Hunter Valley NSW travel guide

Our guide to the best of the region.

Momofuku's pork buns


You'll need

1 steamed bun About 1 tbsp hoisin sauce 3-4 slices pickled cucumber (see note) 3 thick slices barbecued pork belly (see note) 1 scant tbsp thinly sliced spring onions (green and white) For serving: sriracha (see note)

Method

  • 01
  • Heat the bun in a steamer on the stovetop. It should be hot to the touch, which will take almost no time with just-made buns and 2-3 minutes with frozen buns.
  • 02
  • Grab the bun from the steamer and flop it open on a plate. Slather the inside with the hoisin sauce, using a pastry brush or the back of a spoon. Arrange the pickles on one side of the fold in the bun and the slices of pork belly on the other. Scatter the belly and pickles with sliced spring onions, fold closed, and voilà: pork bun. Serve with sriracha.
Note Chang's recipes for pickled cucumber and barbecued pork belly are in his Momofuku cookbook. Sriracha is a Thai chilli sauce. Reprinted from Momofuku ($65, hbk) by David Chang and Peter Meehan. Copyright © 2009. Published by Clarkson Potter, a division of Random House. Many of the ingredients used in these recipes are available from Asian supermarkets. Chang's recipes have been reproduced with minor Gourmet Traveller style changes.

This recipe is from the June 2010 issue of Australian Gourmet Traveller.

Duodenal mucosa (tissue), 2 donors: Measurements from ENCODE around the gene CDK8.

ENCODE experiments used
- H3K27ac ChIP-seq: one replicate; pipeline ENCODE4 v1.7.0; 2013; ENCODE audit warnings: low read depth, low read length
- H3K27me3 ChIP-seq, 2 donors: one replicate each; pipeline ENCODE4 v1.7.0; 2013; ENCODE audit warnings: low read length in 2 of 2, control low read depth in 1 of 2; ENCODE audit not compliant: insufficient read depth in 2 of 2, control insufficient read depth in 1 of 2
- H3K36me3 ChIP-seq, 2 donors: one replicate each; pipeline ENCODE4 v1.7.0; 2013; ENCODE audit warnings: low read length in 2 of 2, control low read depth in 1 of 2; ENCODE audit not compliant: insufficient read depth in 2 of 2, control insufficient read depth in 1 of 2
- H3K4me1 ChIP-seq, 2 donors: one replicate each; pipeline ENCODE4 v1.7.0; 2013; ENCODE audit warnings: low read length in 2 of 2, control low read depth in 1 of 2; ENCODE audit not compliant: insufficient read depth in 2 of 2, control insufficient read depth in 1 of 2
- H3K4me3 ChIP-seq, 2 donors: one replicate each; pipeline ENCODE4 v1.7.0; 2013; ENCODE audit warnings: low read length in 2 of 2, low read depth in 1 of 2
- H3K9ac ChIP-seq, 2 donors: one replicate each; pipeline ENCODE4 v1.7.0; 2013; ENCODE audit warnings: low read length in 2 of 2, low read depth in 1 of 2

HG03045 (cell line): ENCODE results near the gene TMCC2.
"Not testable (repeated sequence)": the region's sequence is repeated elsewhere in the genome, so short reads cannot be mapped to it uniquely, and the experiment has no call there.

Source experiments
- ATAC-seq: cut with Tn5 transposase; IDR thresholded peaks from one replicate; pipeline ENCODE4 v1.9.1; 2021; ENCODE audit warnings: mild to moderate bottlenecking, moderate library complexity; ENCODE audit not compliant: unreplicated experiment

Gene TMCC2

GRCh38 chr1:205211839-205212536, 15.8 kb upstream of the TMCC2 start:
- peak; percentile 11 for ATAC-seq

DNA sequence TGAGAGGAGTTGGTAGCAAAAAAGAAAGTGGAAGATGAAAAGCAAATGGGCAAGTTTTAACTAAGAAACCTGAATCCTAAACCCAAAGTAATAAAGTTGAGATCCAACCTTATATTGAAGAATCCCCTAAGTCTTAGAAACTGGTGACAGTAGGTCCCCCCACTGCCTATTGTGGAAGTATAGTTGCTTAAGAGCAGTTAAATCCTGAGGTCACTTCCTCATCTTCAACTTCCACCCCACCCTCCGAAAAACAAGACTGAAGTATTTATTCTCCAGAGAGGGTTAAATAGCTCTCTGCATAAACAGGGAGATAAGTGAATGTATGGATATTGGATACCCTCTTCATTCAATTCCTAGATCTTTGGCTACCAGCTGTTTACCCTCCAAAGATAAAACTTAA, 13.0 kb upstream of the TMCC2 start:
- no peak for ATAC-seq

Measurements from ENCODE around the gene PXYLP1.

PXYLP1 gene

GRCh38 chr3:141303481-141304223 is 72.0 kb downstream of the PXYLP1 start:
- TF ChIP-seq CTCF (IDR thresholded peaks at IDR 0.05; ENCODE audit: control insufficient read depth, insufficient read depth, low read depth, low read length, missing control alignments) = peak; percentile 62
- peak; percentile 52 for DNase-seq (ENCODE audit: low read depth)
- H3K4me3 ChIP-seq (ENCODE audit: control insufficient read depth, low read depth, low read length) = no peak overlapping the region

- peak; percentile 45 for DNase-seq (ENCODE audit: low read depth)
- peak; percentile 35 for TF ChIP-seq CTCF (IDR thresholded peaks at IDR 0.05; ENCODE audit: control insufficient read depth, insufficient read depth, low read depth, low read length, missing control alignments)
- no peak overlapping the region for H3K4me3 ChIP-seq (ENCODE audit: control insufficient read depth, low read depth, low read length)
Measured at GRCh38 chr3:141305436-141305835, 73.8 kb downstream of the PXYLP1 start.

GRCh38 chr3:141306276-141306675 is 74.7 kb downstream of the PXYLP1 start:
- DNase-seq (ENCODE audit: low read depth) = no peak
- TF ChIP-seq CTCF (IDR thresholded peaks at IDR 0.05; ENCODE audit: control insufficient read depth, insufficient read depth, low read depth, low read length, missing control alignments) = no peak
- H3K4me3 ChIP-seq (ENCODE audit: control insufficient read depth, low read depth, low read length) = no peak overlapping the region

"It's weird to be 'famous' for something. Can you imagine being Neil Diamond and having to sing Cracklin' Rosie every time you get onstage for the rest of your life? Neither can I. But if Momofuku is 'famous' for something, it's these steamed pork buns. Are they good? They are. Are they something that sprang from our collective imagination like Athena out of Zeus's forehead? Hell no. They're just our take on a pretty common Asian food formula: steamed bread + tasty meat = good eating. And they were an eleventh-hour addition to the menu. Almost a mistake. No one thought they were a good idea or that anyone would want to eat pork belly sandwiches.

I got into the whole steamed bread thing when I stayed in Beijing. I ate char siu bao - steamed buns stuffed with dark, sweet roast pork - morning, noon and night from vendors on the street who did nothing but satisfy that city's voracious appetite for steamed buns. When I lived in Tokyo, I'd pick up a niku-man - the Japanese version, with a milder-flavoured filling - every time I passed the local convenience store. They're like the 7-Eleven hot dogs of Tokyo, with an appeal not unlike that of the soft meatiness of White Castle hamburgers.

And in the early days of my relationship with Oriental Garden - the restaurant in Manhattan's Chinatown where I've eaten more meals than anywhere else on the planet - I'd always order the Peking duck, which the restaurant serves with folded-over steamed buns with fluted edges, an inauthentic improvement on the more common accompaniment of spring onion pancakes.

After I'd eaten his Peking duck about a million times, I asked Mr Choi, the owner (whom I now call Uncle Choi, because he's the Chinese uncle I never had), to show me how to make the steamed buns. For as many times as I had eaten steamed buns, I had never thought about making them, but with Noodle Bar about to open, I had the menu on my mind. He laughed and put me off for weeks before finally relenting. (He likes to remind me that I am the kung-fu - the student, the seeker, the workman - and he is the si-fu - the master.) But instead of taking me back into the kitchen, he handed me a scrap of paper with an address, the name John on it, and a note scribbled in Chinese that I couldn't read.